Seattle’s Colorworks deem themselves a ‘60s psych-pop band, though I’d argue against the psych aspect but totally agree with the pop one. The trio comprised of vocalist/guitarist Bret Dylan, bassist and vocalist Nick Myette and drummer Andrew Ginn play sunny sounding pop tunes accompanied by well-orchestrated vocal harmonies on their first EP Joyla Red.
Joyla Red opens with the most psych-sounding song on the record, “Joyla Red” which certainly takes cues from the likes of ‘60s psych pop icons like The Zombies and The Byrds. The opening guitar line runs parallel to so many opening riffs of Byrd’s songs that it seems more of an ode than a lack of originality. They use the riff again in the bridge, and the sitar peel effects are hinted at throughout the song.
On “Paris, You Take Care” Colorworks cross over into the jangly piano pop of Rubber Soul era Beatles. The tune is particularly catchy for many reasons. First is the instrumentation, which brings in a bouncy piano riff that flows along so well with simple but effective drumming style that Ringo made so popular. The second being the brilliant harmonies, which accompany the melody, making “Paris, You Take Care” an instantly head-bobbing hummable pop tune.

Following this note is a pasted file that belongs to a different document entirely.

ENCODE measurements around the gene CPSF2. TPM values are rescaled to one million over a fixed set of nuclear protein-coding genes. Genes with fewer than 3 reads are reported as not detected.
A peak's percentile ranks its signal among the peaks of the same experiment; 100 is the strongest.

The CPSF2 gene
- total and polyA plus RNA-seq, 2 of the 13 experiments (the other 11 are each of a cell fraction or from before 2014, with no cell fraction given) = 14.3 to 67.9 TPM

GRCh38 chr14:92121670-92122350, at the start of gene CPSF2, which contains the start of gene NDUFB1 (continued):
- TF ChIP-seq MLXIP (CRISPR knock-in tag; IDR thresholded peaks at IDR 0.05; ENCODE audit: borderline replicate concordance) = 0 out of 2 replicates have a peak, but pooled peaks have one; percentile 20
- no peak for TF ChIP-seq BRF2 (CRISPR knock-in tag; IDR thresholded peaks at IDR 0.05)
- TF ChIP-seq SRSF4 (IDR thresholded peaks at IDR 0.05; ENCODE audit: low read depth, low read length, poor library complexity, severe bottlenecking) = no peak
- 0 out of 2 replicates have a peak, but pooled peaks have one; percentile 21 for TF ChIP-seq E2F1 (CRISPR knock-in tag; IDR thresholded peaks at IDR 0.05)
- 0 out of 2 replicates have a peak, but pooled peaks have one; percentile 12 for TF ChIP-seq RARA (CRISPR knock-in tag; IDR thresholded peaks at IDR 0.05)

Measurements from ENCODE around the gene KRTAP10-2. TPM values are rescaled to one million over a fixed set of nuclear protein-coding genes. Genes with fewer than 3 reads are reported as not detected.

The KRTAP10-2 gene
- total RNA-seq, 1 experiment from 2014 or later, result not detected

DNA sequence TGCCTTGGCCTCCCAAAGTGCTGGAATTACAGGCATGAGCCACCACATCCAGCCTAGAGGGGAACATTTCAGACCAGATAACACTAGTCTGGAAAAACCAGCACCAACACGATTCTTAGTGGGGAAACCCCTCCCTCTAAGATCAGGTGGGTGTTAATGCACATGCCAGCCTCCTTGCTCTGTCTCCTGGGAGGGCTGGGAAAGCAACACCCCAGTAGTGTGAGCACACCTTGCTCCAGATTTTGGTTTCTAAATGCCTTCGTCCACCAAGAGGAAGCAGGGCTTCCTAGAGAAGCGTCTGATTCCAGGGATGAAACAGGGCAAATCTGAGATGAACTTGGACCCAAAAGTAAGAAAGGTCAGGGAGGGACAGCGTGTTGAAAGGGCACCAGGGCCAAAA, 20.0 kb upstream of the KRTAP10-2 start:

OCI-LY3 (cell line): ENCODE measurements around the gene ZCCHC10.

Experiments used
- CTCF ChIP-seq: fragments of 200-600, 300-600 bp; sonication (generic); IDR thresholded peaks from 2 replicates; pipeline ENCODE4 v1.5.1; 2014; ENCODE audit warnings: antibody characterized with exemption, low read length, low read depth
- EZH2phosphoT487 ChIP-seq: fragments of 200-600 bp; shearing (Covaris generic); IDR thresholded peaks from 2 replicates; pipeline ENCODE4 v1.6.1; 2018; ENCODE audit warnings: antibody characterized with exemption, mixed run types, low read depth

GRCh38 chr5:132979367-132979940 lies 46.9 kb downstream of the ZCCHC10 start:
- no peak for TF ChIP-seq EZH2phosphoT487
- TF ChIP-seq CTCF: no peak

Speaking of Rubber Soul era Beatles, “Just Mine” contains a “Drive My Car” guitar line. Though it fails to keep up the with the pop sensibilities and hooks that made The Beatles “The Beatles” although there seems to be no lack of trying on the part of Colorworks. The next song “Feelings Lie” is shimmery enough, with its tinny guitar chugs and more upbeat percussion. It is at once such a deviation from the ‘60s feel that it sounds a bit out of place from the rest of the record. A B side perhaps. The same goes for the album’s closer “Memory Boy” which sounds more steeped in late ‘90s indie pop than anything else.
All in all Joyla Red has some bright spots on it, though as a whole the album seems very piecemeal. This is often the case when young bands try to focus their attention on a specific genre. They end up copying the easy parts, in this case harmonies and guitars, but they fail to see the subtle nuances, which are the real heart and soul of the genre. Color works might be better suited in using their talents and dropping the hard and fast influences and perhaps they’ll find their band’s true colors.
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